Genetic and Environmental Risk Factors in the Development of Obesity

Research output: ThesisDoctoral Thesis (compilation)

Abstract

Lifestyle behaviors and genetic variation have clear and distinguishable effects on obesity risk; however, the
pattern of disease occurrence within and between populations that differ in their genetic and environmental
underpinnings suggests obesity is caused in part by the interaction between adverse lifestyle behaviors and the
genetic risk profile of an individual. This thesis aims to investigate the joint effects of genetic and environmental
(specifically lifestyle) risk factors for obesity and its comorbidities using cross-sectional and longitudinal
epidemiological cohorts and clinical trials. Characterizing interactions may help optimize prevention and treatment
strategies by identifying risk groups of people for targeted interventions. The work in this thesis was conducted in
the cross-sectional European ancestry sample of 111,421 individuals from the GLACIER, MDC, INTER99,
HEALTH2006, HPFS, NHS, WGHS, InterAct, MESTSIM, TwinGene cohorts (paper I), 14,131 Pakistani adults
from the PROMIS cohort (paper II), 3,541 adult from the prospective GLACIER Study (paper III) and in 5,730
participants of the DPP and Look AHEAD clinical trial (paper IV). In paper I, we reported that physical activity,
assessed by the Cambridge physical activity index, diminishes the genetic risk of obesity predisposed by 12 BMIassociated
genetic variants (Pinteraction=0.015). In sensitivity analyses, the interaction was only evident in the
Northern American (N= 39,810) but not the European (N= 71,611) cohorts. In paper II, by employing genomewide
heterogeneity of variance approach in GWAS data in PROMIS study, we identified one locus, FLJ33534
rs140133294 that associated with variance of BMI (P-value of 3.1 x 10-8). In subsequent analysis the association
of this locus on BMI was found to be significant modified by smoking (Pinteraction= 0.0005). In paper III, we a
genetic risk score based upon 97 BMI-associated genetic variants was significantly associated with change in BMI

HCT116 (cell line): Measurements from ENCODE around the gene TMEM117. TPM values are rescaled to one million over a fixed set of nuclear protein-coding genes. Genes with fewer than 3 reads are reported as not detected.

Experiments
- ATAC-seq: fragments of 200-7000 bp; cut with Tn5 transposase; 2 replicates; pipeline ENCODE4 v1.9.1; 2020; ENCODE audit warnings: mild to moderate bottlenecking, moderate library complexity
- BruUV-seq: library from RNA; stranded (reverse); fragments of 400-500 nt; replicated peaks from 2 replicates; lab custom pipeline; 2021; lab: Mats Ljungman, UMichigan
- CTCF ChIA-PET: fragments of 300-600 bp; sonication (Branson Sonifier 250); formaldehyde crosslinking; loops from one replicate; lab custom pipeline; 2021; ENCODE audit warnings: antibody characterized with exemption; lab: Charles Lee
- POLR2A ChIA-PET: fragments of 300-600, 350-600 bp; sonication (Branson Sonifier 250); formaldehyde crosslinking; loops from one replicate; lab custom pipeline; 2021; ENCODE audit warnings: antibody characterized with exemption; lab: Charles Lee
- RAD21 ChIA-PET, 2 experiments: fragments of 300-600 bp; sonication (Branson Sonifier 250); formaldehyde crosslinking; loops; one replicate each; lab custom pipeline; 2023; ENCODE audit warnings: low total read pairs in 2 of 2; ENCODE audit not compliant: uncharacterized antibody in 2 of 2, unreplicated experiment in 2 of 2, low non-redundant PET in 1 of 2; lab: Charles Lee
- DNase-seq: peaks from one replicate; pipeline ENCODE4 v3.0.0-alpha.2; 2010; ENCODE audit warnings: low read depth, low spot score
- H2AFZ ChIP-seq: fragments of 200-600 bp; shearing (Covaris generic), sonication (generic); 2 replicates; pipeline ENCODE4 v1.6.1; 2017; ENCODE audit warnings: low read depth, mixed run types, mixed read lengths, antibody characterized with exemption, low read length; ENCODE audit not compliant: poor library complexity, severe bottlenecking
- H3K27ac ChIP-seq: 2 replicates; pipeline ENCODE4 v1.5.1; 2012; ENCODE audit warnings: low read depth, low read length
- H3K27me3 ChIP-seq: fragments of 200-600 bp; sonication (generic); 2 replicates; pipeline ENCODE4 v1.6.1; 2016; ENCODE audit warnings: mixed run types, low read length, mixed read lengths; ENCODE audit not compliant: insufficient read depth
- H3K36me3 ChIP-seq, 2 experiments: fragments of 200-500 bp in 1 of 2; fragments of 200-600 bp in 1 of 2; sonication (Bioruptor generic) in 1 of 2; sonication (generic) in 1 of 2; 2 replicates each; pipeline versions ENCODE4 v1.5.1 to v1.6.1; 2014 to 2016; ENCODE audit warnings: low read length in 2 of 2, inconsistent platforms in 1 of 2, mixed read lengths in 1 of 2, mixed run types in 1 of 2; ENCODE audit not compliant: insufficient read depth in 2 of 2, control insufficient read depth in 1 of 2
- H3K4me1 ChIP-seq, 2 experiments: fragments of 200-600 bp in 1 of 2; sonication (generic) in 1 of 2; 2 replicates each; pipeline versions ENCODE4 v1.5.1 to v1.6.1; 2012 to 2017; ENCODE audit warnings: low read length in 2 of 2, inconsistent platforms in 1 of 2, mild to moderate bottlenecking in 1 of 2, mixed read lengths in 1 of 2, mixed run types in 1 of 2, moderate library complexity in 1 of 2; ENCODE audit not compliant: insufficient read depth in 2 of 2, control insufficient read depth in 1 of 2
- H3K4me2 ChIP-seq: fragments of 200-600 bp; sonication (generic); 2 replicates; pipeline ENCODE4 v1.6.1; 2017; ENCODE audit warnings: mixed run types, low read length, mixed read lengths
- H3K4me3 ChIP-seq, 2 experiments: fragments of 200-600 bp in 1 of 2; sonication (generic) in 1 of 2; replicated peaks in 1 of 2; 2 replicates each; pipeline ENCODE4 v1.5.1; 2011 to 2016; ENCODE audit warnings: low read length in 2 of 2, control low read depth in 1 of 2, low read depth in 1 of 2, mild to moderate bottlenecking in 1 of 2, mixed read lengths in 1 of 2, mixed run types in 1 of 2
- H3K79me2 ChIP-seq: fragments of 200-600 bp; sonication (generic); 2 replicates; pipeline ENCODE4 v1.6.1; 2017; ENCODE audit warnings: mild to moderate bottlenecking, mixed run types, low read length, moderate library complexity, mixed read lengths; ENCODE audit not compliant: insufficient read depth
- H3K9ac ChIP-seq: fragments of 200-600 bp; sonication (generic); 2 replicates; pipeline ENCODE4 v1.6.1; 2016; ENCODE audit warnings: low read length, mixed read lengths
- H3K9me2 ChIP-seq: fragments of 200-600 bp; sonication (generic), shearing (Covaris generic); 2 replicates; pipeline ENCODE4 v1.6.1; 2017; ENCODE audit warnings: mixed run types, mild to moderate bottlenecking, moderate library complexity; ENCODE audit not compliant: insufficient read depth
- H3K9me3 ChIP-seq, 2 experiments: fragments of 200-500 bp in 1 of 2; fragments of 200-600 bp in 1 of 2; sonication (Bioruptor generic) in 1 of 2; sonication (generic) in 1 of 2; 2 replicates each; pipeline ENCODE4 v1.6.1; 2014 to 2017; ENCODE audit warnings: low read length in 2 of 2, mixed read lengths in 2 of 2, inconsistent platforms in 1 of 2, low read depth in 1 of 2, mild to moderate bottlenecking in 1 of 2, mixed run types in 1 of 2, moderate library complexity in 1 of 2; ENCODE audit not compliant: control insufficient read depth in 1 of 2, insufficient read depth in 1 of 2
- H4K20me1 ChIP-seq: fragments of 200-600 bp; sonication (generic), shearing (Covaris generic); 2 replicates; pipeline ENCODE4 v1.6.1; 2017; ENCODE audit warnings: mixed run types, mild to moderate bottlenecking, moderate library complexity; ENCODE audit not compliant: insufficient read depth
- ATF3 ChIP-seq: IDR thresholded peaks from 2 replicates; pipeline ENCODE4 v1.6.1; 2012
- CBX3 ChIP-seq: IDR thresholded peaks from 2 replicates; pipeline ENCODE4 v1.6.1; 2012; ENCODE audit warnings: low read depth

(β=0.014 kg/m2 per allele per 10-year follow-up, SE= 0.006, P=0.015). Three of the BMI- loci (PARK2
rs13191362, C6orf106 rs205262, C9orf93 rs4740619) were individually significantly associated with 10 year
change in BMI. In paper IV, we observed that lifestyle interventions modified the response of MTIF3 rs1885988
genetic variant to weight loss. In the meta-analyzed sample of DPP and Look AHEAD, each copy of the minor Gallele
at MTIF3 rs1885988 was associated with weight loss across all four years of the lifestyle interventions (P=
2.4×10-3), while no association with weight loss was observed in the control arm (P= 0.11). In conclusion, this
thesis work shows that gene-lifestyle interactions influence human weight maintenance on several levels, although
the clinical relevance remains to be determined.

Details

Authors
Organisations
Research areas and keywords

Subject classification (UKÄ) – MANDATORY

  • Endocrinology and Diabetes
Original languageEnglish
QualificationDoctor
Awarding Institution
Supervisors/Assistant supervisor
Award date2015 Nov 5
Publisher
  • Genetic and Molecular Epidemiology
Print ISBNs978-91-7619-191-0
Publication statusPublished - 2015
Publication categoryResearch

Bibliographic note

Defence details Date: 2015-11-05 Time: 09:00 Place: Aulan, CRC, Jan Waldenströms gata 35 Skåne University Hospital Malmö, SE-205 02 Malmö, Sweden External reviewer(s) Name: Frayling, Timothy Title: Professor Affiliation: University of Exeter, UK ---

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Ahmad, S., Zhao, W., Renström, F., Rasheed, A., Zaidi, M., Samuel, M., Shah, N., Mallick, N. H., Shungin, D., Zaman, K. S., Ishaq, M., Rasheed, S. Z., Memon, F-U-R., Hanif, B., Lakhani, M. S., Ahmed, F., Kazmi, S. U., Deloukas, P., Frossard, P., Franks, P. & 1 othersSaleheen, D., 2016, In : International Journal of Obesity. 40, 1, p. 186-190

Research output: Contribution to journalArticle

Ahmad, S., Rukh, G., V Varga, T., Ali, A., Kurbasic, A., Shungin, D., Ericson, U., Koivula, R., Chu, A. Y., Rose, L. M., Ganna, A., Qi, Q., Stančáková, A., Sandholt, C. H., Elks, C. E., Curhan, G., Jensen, M. K., Tamimi, R. M., Allin, K. H., Jørgensen, T. & 26 othersBrage, S., Langenberg, C., Aadahl, M., Grarup, N., Linneberg, A., Paré, G., Magnusson, P. K. E., Pedersen, N. L., Boehnke, M., Hamsten, A., Mohlke, K. L., Pasquale, L. T., Pedersen, O., Scott, R. A., Ridker, P. M., Ingelsson, E., Laakso, M., Hansen, T., Qi, L., Wareham, N. J., Chasman, D. I., Hallmans, G., Hu, F. B., Frida Renström, Marju Orho-Melander & Paul Franks, 2013, In : PLoS Genetics. 9, 7, e1003607.

Research output: Contribution to journalArticle

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